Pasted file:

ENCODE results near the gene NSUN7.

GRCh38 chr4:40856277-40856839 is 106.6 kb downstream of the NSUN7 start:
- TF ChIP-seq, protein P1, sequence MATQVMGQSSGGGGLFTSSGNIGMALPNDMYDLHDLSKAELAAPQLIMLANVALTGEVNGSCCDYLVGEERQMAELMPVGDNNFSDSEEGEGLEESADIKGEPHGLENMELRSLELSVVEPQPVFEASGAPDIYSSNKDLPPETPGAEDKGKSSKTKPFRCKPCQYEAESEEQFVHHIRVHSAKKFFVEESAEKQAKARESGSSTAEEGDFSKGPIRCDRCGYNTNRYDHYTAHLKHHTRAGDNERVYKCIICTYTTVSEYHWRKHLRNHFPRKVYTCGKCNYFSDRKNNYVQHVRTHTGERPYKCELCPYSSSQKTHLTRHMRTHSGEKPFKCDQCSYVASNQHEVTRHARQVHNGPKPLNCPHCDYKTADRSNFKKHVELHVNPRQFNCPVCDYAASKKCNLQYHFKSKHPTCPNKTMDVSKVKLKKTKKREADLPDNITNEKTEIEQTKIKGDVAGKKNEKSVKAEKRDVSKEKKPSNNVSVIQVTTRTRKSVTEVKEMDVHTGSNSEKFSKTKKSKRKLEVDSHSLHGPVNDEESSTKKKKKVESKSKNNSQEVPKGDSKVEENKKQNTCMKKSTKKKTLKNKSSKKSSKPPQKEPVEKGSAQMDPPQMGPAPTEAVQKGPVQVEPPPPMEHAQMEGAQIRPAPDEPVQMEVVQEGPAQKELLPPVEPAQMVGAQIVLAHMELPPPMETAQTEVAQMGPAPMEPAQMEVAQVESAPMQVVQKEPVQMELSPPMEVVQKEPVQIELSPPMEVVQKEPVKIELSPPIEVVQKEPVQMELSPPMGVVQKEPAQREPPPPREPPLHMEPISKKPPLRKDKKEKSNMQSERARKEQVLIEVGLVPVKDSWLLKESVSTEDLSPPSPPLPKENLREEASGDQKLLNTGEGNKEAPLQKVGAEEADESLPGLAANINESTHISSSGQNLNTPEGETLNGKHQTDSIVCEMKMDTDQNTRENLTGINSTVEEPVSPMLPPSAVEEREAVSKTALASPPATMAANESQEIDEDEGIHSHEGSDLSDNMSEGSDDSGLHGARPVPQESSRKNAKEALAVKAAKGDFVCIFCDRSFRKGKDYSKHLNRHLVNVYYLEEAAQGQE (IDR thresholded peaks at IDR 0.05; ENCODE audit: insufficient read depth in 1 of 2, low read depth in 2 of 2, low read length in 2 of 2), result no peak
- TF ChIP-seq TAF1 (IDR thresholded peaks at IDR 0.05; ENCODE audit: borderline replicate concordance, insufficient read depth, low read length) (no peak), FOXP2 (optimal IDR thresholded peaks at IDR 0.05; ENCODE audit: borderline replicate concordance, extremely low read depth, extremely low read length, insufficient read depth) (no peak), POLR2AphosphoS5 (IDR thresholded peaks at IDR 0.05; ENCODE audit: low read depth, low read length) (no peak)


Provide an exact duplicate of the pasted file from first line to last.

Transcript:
ENCODE results near the gene NSUN7.

GRCh38 chr4:40856277-40856839 is 106.6 kb downstream of the NSUN7 start:
- TF ChIP-seq, protein P1, sequence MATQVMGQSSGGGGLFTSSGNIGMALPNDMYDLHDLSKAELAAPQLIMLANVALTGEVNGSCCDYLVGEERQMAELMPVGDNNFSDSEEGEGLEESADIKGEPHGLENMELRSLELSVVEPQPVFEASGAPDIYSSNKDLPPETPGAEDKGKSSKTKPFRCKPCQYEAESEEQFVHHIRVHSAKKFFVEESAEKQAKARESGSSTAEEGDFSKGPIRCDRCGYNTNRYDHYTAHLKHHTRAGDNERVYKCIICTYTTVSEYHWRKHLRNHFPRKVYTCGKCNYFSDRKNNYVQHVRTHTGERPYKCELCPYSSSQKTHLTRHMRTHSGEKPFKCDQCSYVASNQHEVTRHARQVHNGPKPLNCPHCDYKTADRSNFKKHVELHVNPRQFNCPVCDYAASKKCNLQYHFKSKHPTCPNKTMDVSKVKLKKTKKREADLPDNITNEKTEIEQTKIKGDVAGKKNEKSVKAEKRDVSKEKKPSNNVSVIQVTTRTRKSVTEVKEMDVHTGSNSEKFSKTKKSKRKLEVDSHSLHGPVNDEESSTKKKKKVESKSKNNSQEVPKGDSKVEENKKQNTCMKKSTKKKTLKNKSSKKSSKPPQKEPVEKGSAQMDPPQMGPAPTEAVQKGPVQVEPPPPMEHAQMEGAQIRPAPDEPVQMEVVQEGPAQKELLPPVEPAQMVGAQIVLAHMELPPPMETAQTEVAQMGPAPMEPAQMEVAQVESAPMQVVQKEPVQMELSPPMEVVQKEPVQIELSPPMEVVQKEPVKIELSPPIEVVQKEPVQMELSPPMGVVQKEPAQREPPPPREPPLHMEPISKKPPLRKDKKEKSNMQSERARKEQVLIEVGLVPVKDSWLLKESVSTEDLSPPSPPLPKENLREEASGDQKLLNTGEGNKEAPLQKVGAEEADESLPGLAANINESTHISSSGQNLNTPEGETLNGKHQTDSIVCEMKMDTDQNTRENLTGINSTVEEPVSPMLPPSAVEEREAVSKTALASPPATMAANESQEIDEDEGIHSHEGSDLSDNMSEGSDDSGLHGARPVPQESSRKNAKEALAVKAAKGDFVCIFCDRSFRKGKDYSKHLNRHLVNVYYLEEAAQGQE (IDR thresholded peaks at IDR 0.05; ENCODE audit: insufficient read depth in 1 of 2, low read depth in 2 of 2, low read length in 2 of 2), result no peak
- TF ChIP-seq TAF1 (IDR thresholded peaks at IDR 0.05; ENCODE audit: borderline replicate concordance, insufficient read depth, low read length) (no peak), FOXP2 (optimal IDR thresholded peaks at IDR 0.05; ENCODE audit: borderline replicate concordance, extremely low read depth, extremely low read length, insufficient read depth) (no peak), POLR2AphosphoS5 (IDR thresholded peaks at IDR 0.05; ENCODE audit: low read depth, low read length) (no peak)